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Arsenal coach Mikel Arteta during his side’s first leg against Villarreal (Getty Images)

Arsenal coach Mikel Arteta during his side’s first leg against Villarreal (Getty Images)

Well, we finally have it. After an array of questionable framing and forced situational jeopardy, next Thursday will unequivocally be the biggest match of Mikel Arteta’s tenure as manager of Arsenal.

That is until they make it to the final, which for large parts of the first leg of their Europa League semi-final looked as dead a prospect as the European Super League. But, a 2-1 scoreline courtesy of Nicolas Pepe’s away goal felt like a defeat in the record books alone at this juncture. The ashen faces of the Villarreal players as they left the pitch told the story. After a high-stakes, low-quality affair, there were no real winners.

To say Arsenal got lucky would be no overstatement, even as they wake up on Friday with plenty to rectify. In the way that you might be fortunate getting from one side of a main road to the other without looking up from your phone, quite how the tie remains in the balance – even slightly shifted in favour of The Gunners – is remarkable. They were disorganised, offered little threat, as per their 0.4 expected goals from open play, and provided Villarreal ample room that should have made the second leg at the Emirates Stadium obsolete.

The shift – and yes, going from neutral to first gear is still a shift – was instigated by the players. They reacted to going down to 10 men with 33 minutes to go by putting more emphasis into their attacks. And when it came to holding on, defiance was not pretty but a hell of a lot more effective than the opening half-an-hour.

Luckiest of all was Arteta. Because the decisions he did and did not make, before and during the match, almost cost his team dearly.

Implementing a strikerless formation for such a crucial match was peculiar given it is a system Arsenal have not played under him before. Emile Smith Rowe, operating further forward than he is used to, was ineffective. His usual flow of movement was stifled within such defined parameters, not least because he now had to be wary of stepping on Martin Odegaard’s toes. The same restriction applied to the Norwegian, and arguably the pair might have been better off if their roles were swapped. Or if Arteta used one of the three strikers he’d taken to Spain.

He was passive in his dealings with Dani Ceballos, who should have been hooked at half-time after his caution late in the first half – maybe even replaced in the middle by Granit Xhaka with Cedric Soares installed at left-back. The Spanish midfielder lasted just 12 minutes after the break before clumsily treading on Dani Parejo’s ankle. Arteta relayed at the end of the match that Gabriel Martinelli was due to replace Ceballos before the second yellow. But that only served to underline the fact that he delayed making the right decision twice.

His blushes were saved by Bernd Leno’s brilliant reflex stop to prevent Gerard Moreno from making it 3-0 after Ceballos’ red. Then again when Trigueros kicked out at Bukayo Saka in the box, who had the presence of mind to leave his right leg trailing as bait. Even the resulting spot-kick from Pepe grazed the toenails of goalkeeper Gerónimo Rulli.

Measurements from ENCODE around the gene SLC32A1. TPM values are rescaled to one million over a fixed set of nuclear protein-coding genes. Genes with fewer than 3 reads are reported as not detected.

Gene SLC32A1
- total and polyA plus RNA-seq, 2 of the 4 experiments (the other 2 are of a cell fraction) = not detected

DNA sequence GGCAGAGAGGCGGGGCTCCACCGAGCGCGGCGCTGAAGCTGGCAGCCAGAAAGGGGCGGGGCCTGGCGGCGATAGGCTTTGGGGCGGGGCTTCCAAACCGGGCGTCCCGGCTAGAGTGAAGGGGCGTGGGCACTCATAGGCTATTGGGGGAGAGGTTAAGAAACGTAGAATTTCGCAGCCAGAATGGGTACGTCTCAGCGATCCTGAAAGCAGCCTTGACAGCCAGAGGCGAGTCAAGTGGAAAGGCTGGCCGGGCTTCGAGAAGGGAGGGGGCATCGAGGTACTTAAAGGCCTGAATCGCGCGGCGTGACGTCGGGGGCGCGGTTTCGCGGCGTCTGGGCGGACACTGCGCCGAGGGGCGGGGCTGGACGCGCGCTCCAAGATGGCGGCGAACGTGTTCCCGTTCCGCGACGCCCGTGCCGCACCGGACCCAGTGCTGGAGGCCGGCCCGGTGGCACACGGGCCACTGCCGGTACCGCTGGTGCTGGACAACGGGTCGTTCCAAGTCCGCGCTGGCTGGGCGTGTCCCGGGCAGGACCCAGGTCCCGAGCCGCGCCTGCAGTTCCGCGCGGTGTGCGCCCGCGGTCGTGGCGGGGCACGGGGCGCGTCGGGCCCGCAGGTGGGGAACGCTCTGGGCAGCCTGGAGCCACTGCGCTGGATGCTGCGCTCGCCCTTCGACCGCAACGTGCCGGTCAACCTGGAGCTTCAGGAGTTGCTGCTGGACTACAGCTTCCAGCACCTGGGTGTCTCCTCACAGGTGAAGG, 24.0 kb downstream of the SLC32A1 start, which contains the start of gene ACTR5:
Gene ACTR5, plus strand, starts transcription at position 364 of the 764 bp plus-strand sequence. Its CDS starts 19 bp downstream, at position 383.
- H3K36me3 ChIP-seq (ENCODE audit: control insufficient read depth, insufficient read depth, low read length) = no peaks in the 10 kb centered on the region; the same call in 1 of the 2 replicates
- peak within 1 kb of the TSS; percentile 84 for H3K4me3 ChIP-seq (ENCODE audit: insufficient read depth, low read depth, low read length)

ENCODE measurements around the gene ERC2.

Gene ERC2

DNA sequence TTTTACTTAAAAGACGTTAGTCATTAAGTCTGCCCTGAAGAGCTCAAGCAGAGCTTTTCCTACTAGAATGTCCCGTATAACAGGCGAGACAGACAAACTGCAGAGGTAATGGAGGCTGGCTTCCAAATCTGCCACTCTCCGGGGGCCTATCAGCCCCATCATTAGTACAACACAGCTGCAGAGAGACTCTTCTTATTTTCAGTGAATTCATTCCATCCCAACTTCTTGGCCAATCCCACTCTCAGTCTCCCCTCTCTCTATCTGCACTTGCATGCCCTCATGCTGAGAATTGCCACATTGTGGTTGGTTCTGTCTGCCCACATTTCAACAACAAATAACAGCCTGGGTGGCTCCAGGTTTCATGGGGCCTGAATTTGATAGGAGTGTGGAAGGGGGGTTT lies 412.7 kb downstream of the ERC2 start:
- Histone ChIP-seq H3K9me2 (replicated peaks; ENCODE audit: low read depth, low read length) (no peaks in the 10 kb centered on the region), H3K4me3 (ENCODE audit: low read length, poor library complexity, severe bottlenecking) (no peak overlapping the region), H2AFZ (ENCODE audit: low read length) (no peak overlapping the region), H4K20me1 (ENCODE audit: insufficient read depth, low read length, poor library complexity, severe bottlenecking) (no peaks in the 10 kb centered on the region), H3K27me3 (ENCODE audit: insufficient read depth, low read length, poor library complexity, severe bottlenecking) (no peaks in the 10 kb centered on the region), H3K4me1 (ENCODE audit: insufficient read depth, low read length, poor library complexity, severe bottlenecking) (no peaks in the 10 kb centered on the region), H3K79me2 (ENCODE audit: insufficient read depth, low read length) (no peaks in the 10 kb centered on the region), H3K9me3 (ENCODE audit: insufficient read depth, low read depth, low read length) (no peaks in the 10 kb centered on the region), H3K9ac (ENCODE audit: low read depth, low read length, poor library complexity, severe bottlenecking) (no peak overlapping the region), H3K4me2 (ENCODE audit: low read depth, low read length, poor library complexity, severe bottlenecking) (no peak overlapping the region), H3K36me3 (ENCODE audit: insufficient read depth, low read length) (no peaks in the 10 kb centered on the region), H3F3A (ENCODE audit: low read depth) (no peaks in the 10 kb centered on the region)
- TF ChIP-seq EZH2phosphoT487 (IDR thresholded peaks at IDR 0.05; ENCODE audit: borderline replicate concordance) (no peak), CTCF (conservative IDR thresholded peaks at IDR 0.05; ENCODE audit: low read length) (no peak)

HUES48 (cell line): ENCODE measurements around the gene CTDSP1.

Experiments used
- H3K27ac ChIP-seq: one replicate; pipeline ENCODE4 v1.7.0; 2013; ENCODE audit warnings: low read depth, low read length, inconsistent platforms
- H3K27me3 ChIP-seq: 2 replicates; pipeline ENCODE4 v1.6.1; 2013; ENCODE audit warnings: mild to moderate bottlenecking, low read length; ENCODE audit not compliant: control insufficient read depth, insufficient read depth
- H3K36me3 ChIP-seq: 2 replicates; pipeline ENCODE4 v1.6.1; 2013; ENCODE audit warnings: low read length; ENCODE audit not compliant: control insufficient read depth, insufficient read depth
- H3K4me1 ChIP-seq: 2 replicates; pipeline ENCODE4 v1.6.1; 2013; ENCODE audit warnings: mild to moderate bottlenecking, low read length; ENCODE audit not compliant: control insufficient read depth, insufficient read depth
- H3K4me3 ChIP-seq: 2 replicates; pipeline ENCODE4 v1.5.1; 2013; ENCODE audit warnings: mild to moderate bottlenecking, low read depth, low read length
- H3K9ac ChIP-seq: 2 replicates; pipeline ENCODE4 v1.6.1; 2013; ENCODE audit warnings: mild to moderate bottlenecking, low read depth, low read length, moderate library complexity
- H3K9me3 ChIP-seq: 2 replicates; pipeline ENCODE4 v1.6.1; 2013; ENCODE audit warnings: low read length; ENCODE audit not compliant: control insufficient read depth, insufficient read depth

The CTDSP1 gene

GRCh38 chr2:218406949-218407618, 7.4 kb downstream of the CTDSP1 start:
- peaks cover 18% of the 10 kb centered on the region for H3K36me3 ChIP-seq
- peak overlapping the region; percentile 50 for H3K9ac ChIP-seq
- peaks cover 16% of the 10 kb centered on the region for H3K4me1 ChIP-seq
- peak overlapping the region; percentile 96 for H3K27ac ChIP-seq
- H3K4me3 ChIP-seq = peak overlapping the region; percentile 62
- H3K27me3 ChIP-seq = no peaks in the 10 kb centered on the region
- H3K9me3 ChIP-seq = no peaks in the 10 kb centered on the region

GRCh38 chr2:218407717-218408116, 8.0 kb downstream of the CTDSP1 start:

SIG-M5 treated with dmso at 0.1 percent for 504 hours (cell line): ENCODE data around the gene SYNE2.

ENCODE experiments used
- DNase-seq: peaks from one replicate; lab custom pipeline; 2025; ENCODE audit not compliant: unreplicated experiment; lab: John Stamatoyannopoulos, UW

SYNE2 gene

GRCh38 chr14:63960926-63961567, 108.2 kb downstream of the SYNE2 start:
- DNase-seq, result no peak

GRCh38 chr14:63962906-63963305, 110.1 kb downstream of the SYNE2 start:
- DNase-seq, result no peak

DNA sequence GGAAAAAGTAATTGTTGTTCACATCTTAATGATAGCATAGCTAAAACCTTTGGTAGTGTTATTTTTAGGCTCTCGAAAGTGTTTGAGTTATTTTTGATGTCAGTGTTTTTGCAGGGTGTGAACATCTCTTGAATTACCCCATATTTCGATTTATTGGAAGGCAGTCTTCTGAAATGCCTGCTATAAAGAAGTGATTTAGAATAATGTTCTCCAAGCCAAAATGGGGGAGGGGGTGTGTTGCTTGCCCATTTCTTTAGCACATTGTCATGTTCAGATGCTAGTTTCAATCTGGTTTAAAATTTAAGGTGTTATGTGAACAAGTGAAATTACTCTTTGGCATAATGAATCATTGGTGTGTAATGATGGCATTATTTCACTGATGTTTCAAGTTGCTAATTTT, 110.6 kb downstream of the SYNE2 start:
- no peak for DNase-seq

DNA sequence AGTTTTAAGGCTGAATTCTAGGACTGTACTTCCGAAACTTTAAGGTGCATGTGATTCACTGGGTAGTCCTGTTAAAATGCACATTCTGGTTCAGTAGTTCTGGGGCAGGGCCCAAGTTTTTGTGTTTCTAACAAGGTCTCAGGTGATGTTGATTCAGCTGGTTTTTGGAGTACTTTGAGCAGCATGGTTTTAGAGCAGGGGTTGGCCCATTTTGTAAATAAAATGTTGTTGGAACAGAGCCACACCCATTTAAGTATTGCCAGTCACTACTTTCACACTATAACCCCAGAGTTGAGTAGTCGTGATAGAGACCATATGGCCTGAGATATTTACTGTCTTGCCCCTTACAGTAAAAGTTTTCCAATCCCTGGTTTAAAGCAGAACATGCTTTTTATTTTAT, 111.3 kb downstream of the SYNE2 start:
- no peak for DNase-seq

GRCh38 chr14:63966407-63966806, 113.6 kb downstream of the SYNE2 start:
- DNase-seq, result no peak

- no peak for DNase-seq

You might argue he was also lucky to have Unai Emery in the opposing dugout. Those Arsenal fans who spent Emery’s final days at the Emirates lamenting his conservative ways were gleeful that he stuttered through the second half, unable to take advantage of a two-goal lead and an extra man. It says a lot that his decision to replace forward Paco Alcacer at half-time with former Gunners defensive midfielder Francis Coquelin is up there as one of the more peculiar selections of the match.

We are reaching a stick-or-twist moment with Arteta. Not so much on his employment per se, especially with the Kroenkes seemingly satisfied with the status quo after having their fingers burned with the ESL. But certainly when it comes to being another personality that will split the fanbase into two distinct “in” and “out” factions.

Lauded as a student of Pep Guardiola, so far the only pronounced trait they share is a knack of overthinking. Lauded when he arrived as a mind that sees the bigger picture, he has shown flashes of unproductive short-sightedness, the latest being this first leg.

His post-match press conference was notably prickly. “Obviously when you lose you always get it wrong,” he retorted ironically when his team sheet was called into question.

“It’s the way we prepared the game, it’s the decision that I made thinking that it was the best way to play but the game was conditioned after four minutes,” came his stern reply when asked of the system to play without a frontman.

His defence of Xhaka at left-back was also delivered matter-of-factly, with a reasonable amount of shade: “Guys, when we won 4-0 away to Slavia Prague [after] they didn’t lose a home game in three years and Granit played so well, it was incredibly well playing there. But I know when that doesn’t happen it’s always going to point there.”

The pressure is clearly getting to him, which is not to say it shouldn’t. In less than a week he takes charge of his most important engagement as a coach. One that will, rightly or wrongly, colour him as a manager not just at Arsenal but wherever the future takes him.

The six days between now and the second leg are time for players to heal up, others to come back into contention and, crucially, to assess how to come again against a Villarreal who are fallible and ruing a missed opportunity to put this all to bed. Next Thursday is a big day for Arsenal, but a bigger one for Arteta.

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